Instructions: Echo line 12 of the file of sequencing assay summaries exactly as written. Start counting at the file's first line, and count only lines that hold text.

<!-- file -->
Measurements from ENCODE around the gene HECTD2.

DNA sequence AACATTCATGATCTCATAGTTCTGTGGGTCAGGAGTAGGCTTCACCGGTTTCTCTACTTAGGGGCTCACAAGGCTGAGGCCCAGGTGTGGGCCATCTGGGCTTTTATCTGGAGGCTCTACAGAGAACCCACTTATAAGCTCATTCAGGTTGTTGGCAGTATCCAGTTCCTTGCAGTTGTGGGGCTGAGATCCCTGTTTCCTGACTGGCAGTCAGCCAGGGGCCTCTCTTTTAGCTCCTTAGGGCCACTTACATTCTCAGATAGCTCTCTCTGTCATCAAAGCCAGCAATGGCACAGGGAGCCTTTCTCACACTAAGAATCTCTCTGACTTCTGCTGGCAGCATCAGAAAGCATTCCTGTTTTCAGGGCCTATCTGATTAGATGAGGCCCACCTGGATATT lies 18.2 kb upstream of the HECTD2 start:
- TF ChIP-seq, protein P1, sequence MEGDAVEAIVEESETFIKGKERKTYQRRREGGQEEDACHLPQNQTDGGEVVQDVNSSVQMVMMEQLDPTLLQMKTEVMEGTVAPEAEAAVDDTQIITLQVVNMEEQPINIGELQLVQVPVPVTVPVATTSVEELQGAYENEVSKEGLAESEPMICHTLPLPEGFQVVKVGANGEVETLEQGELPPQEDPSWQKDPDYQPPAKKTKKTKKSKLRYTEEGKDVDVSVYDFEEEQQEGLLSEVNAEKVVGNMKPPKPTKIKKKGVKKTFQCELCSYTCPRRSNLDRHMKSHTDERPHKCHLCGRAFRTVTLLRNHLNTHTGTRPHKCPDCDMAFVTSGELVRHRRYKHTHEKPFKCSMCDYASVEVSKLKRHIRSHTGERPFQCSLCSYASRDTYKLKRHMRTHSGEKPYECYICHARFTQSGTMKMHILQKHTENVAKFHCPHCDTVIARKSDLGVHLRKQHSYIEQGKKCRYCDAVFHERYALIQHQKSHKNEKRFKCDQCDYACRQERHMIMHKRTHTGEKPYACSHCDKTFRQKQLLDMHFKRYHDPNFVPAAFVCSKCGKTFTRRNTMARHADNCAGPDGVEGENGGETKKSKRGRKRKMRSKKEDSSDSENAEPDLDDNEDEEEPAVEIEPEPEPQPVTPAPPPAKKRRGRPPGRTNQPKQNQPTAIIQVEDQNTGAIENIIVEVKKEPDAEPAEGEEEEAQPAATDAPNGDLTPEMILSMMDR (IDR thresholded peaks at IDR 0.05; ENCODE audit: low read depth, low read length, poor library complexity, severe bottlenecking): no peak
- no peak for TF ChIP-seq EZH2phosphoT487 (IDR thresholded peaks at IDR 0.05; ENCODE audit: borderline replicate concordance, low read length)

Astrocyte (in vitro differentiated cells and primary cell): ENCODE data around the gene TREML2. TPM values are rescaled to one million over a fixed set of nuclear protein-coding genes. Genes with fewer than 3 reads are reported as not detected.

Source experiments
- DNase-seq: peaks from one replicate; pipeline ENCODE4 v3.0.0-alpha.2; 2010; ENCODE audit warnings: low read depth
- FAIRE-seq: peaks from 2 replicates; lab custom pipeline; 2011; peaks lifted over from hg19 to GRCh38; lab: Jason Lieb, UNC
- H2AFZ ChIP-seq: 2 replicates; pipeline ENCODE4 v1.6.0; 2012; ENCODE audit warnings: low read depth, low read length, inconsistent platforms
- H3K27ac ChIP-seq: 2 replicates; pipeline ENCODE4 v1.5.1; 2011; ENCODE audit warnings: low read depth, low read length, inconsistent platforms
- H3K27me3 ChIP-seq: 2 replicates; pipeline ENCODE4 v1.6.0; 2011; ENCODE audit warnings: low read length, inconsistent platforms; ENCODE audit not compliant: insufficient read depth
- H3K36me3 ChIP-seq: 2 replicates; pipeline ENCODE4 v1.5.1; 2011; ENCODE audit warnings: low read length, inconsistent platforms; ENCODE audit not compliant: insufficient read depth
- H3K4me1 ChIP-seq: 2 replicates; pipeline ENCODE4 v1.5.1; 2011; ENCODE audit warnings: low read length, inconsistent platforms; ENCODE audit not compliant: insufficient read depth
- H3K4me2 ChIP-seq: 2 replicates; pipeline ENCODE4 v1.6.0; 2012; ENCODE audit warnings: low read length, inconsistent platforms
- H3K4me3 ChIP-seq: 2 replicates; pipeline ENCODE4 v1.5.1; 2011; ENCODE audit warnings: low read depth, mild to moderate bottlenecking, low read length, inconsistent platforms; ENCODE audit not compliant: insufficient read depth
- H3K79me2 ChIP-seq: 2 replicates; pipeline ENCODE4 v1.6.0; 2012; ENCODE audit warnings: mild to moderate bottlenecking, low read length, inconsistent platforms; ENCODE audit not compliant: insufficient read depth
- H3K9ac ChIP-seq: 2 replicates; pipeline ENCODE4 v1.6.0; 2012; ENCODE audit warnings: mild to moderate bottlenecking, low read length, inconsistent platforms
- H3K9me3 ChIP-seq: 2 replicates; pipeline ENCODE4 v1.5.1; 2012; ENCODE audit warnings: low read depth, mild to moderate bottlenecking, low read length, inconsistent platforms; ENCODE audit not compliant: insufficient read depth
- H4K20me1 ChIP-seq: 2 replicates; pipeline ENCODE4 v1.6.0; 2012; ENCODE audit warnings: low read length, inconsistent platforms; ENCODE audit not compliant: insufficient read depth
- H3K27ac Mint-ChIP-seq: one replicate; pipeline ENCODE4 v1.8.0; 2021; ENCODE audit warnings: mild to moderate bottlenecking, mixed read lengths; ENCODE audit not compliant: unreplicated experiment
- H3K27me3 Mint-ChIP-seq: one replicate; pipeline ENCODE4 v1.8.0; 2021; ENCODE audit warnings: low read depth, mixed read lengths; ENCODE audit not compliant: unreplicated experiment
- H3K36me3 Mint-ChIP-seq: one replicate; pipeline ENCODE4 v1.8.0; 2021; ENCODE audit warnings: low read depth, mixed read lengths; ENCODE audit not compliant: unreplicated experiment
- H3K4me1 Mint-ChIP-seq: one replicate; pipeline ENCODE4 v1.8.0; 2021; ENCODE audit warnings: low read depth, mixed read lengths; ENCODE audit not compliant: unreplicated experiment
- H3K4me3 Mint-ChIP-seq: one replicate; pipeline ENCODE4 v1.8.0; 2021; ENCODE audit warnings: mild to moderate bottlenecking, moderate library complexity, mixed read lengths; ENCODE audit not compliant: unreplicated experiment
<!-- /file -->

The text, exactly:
- H3K36me3 ChIP-seq: 2 replicates; pipeline ENCODE4 v1.5.1; 2011; ENCODE audit warnings: low read length, inconsistent platforms; ENCODE audit not compliant: insufficient read depth